Gulf War agent exposure causes impairment of long-term memory formation and neuropathological changes in a mouse model of Gulf War Illness

Zuchra Zakirova, Miles Tweed, Gogce Crynen, Jon Reed, Laila Abdullah, Nadee Nissanka, Myles Mullan, Michael J. Mullan, Venkatarajan Mathura, Fiona Crawford, Ghania Ait-Ghezala

Research output: Contribution to journalArticlepeer-review

52 Scopus citations

Abstract

Gulf War Illness (GWI) is a chronic multisymptom illness with a central nervous system component such as memory deficits, neurological, and musculoskeletal problems. There are ample data that demonstrate that exposure to Gulf War (GW) agents, such as pyridostigmine bromide (PB) and pesticides such as permethrin (PER), were key contributors to the etiology of GWI post deployment to the Persian GW. In the current study, we examined the consequences of acute (10 days) exposure to PB and PER in C57BL6 mice. Learning and memory tests were performed at 18 days and at 5 months post-exposure. We investigated the relationship between the cognitive phenotype and neuropathological changes at short and long-term time points post-exposure. No cognitive deficits were observed at the short-term time point, and only minor neuropathological changes were detected. However, cognitive deficits emerged at the later time point and were associated with increased astrogliosis and reduction of synaptophysin staining in the hippocampi and cerebral cortices of exposed mice, 5 months post exposure. In summary, our findings in this mouse model of GW agent exposure are consistent with some GWI symptom manifestations, including delayed onset of symptoms and CNS disturbances observed in GWI veterans.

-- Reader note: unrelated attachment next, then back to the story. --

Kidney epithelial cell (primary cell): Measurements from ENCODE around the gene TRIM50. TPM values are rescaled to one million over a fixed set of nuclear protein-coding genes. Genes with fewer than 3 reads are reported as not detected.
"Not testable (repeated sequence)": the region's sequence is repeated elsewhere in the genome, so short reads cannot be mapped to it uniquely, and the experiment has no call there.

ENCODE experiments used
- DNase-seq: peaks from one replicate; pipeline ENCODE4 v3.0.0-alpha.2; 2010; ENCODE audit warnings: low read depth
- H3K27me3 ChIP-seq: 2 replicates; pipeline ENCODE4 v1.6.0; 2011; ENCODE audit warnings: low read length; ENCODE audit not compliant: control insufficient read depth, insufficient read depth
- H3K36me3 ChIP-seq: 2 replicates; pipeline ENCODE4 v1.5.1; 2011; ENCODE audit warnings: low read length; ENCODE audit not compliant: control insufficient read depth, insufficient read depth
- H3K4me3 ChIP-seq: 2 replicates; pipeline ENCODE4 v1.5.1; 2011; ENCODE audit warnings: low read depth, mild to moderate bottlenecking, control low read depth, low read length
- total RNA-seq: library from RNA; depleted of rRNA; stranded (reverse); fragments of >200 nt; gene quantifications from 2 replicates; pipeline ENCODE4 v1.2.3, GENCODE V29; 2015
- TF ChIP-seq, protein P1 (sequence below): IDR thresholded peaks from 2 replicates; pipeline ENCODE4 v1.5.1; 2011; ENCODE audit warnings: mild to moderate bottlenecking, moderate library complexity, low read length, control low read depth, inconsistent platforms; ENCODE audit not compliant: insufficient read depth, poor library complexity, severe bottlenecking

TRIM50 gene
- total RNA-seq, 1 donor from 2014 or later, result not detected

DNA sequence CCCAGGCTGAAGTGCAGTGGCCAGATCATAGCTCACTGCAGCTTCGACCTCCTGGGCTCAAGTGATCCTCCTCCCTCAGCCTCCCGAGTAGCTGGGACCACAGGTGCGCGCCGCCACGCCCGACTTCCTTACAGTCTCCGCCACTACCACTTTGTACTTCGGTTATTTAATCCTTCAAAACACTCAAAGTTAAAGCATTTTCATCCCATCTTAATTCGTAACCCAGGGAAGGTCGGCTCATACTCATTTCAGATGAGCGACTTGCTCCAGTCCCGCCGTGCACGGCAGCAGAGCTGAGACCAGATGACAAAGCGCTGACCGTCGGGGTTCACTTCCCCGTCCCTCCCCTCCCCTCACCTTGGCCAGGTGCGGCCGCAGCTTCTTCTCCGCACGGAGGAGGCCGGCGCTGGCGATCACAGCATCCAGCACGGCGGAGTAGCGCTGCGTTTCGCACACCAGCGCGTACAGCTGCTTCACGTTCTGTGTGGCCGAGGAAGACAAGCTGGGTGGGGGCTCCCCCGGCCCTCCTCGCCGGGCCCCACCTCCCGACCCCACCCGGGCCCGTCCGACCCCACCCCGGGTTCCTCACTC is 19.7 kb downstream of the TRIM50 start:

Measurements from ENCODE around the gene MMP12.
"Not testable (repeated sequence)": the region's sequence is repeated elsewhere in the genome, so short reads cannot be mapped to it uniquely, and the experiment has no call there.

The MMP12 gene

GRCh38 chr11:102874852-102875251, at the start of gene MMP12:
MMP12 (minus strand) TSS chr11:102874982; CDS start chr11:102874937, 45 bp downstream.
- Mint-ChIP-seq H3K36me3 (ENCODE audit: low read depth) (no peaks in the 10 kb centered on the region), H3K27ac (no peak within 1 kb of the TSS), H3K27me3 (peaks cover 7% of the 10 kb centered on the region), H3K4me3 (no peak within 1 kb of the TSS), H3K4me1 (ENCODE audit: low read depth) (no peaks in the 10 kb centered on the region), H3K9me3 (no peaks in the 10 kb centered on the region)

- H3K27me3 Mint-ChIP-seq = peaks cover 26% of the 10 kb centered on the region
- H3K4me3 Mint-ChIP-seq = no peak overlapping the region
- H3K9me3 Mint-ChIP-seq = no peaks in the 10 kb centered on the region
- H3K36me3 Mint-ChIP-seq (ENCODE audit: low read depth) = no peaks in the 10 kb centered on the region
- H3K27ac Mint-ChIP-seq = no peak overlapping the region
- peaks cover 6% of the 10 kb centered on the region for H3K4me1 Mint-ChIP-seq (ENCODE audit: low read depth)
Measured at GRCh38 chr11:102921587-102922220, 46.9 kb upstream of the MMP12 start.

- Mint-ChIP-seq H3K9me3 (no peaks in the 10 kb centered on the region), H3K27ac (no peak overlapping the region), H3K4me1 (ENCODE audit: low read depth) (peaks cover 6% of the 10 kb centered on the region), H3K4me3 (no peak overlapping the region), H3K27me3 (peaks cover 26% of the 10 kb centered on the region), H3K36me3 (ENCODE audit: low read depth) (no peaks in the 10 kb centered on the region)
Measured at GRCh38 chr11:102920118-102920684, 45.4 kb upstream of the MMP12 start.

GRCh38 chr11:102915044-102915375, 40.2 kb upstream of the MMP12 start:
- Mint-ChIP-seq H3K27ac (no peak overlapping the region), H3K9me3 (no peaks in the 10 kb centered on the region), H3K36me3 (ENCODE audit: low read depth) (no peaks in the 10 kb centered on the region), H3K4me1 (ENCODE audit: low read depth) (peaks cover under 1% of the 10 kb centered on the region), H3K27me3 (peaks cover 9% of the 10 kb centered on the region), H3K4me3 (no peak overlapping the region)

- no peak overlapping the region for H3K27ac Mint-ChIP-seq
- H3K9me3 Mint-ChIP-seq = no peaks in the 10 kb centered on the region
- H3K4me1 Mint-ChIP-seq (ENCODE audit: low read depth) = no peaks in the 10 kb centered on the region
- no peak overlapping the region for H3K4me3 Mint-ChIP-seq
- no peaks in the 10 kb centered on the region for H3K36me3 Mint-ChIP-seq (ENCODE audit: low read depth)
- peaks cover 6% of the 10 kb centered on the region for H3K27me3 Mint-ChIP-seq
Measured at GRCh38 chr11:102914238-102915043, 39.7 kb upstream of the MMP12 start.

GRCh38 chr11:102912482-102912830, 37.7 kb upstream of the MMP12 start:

Original languageEnglish (US)
Article numbere0119579
JournalPloS one
Volume10
Issue number3
DOIs
StatePublished - Mar 18 2015

ASJC Scopus subject areas

  • Biochemistry, Genetics and Molecular Biology(all)
  • Agricultural and Biological Sciences(all)
  • General

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